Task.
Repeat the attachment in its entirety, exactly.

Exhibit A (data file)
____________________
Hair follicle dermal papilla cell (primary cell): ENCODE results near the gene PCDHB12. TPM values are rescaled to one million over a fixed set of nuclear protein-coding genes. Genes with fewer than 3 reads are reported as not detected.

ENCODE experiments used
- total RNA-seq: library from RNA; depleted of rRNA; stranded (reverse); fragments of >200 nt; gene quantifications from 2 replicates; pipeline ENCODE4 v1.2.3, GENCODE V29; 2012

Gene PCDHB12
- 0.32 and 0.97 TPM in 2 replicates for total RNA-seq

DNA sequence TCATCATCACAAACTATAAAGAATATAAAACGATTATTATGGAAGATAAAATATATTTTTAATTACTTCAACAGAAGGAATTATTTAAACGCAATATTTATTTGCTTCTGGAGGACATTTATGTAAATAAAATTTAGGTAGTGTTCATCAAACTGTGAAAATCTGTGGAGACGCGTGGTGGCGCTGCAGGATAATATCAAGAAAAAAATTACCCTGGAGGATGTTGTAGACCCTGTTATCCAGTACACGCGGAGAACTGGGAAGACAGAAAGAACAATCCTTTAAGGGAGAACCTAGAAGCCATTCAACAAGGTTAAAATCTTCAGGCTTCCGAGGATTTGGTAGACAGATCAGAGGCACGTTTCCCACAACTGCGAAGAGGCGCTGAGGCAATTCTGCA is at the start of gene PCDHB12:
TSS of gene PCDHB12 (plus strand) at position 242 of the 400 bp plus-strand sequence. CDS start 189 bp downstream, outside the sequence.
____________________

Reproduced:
Hair follicle dermal papilla cell (primary cell): ENCODE results near the gene PCDHB12. TPM values are rescaled to one million over a fixed set of nuclear protein-coding genes. Genes with fewer than 3 reads are reported as not detected.

ENCODE experiments used
- total RNA-seq: library from RNA; depleted of rRNA; stranded (reverse); fragments of >200 nt; gene quantifications from 2 replicates; pipeline ENCODE4 v1.2.3, GENCODE V29; 2012

Gene PCDHB12
- 0.32 and 0.97 TPM in 2 replicates for total RNA-seq

DNA sequence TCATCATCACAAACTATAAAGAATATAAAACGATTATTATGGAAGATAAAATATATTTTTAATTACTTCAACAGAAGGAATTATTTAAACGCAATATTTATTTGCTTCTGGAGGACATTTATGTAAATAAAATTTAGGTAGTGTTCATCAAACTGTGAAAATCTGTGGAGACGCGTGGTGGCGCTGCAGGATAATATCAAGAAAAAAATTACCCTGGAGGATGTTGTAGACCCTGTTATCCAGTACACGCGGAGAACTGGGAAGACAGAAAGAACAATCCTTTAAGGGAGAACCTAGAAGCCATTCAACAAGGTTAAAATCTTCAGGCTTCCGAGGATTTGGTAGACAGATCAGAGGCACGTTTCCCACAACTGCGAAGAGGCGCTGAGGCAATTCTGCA is at the start of gene PCDHB12:
TSS of gene PCDHB12 (plus strand) at position 242 of the 400 bp plus-strand sequence. CDS start 189 bp downstream, outside the sequence.